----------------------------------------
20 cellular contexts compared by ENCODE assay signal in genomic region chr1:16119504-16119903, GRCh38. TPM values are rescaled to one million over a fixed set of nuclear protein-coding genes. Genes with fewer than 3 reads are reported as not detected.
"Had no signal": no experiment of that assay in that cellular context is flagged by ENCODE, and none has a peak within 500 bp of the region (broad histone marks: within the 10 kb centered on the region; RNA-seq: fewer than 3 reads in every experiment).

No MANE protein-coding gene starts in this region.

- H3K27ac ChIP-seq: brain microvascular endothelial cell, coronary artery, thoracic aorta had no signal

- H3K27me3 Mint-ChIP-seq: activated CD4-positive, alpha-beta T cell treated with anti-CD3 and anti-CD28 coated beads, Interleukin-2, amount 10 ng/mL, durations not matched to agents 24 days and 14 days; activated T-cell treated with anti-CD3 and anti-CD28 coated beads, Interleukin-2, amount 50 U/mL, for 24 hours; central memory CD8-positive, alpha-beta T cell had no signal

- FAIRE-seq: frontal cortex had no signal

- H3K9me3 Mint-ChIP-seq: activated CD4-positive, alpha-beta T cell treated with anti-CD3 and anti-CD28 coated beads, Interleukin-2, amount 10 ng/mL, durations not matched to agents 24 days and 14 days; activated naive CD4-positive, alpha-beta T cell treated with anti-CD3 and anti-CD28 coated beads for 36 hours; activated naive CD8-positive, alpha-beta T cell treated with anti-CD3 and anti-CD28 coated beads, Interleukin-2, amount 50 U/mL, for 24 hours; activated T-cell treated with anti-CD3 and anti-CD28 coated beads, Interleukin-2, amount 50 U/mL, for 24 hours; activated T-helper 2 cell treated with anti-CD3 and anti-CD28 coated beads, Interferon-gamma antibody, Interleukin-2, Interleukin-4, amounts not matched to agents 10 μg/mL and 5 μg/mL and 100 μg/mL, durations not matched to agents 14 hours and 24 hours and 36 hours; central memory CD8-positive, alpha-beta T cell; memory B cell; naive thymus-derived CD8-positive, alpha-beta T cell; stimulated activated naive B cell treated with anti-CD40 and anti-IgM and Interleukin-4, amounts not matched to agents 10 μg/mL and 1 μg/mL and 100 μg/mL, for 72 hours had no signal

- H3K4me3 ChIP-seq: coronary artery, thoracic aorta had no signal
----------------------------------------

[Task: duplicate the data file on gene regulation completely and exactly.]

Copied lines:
20 cellular contexts compared by ENCODE assay signal in genomic region chr1:16119504-16119903, GRCh38. TPM values are rescaled to one million over a fixed set of nuclear protein-coding genes. Genes with fewer than 3 reads are reported as not detected.
"Had no signal": no experiment of that assay in that cellular context is flagged by ENCODE, and none has a peak within 500 bp of the region (broad histone marks: within the 10 kb centered on the region; RNA-seq: fewer than 3 reads in every experiment).

No MANE protein-coding gene starts in this region.

- H3K27ac ChIP-seq: brain microvascular endothelial cell, coronary artery, thoracic aorta had no signal

- H3K27me3 Mint-ChIP-seq: activated CD4-positive, alpha-beta T cell treated with anti-CD3 and anti-CD28 coated beads, Interleukin-2, amount 10 ng/mL, durations not matched to agents 24 days and 14 days; activated T-cell treated with anti-CD3 and anti-CD28 coated beads, Interleukin-2, amount 50 U/mL, for 24 hours; central memory CD8-positive, alpha-beta T cell had no signal

- FAIRE-seq: frontal cortex had no signal

- H3K9me3 Mint-ChIP-seq: activated CD4-positive, alpha-beta T cell treated with anti-CD3 and anti-CD28 coated beads, Interleukin-2, amount 10 ng/mL, durations not matched to agents 24 days and 14 days; activated naive CD4-positive, alpha-beta T cell treated with anti-CD3 and anti-CD28 coated beads for 36 hours; activated naive CD8-positive, alpha-beta T cell treated with anti-CD3 and anti-CD28 coated beads, Interleukin-2, amount 50 U/mL, for 24 hours; activated T-cell treated with anti-CD3 and anti-CD28 coated beads, Interleukin-2, amount 50 U/mL, for 24 hours; activated T-helper 2 cell treated with anti-CD3 and anti-CD28 coated beads, Interferon-gamma antibody, Interleukin-2, Interleukin-4, amounts not matched to agents 10 μg/mL and 5 μg/mL and 100 μg/mL, durations not matched to agents 14 hours and 24 hours and 36 hours; central memory CD8-positive, alpha-beta T cell; memory B cell; naive thymus-derived CD8-positive, alpha-beta T cell; stimulated activated naive B cell treated with anti-CD40 and anti-IgM and Interleukin-4, amounts not matched to agents 10 μg/mL and 1 μg/mL and 100 μg/mL, for 72 hours had no signal

- H3K4me3 ChIP-seq: coronary artery, thoracic aorta had no signal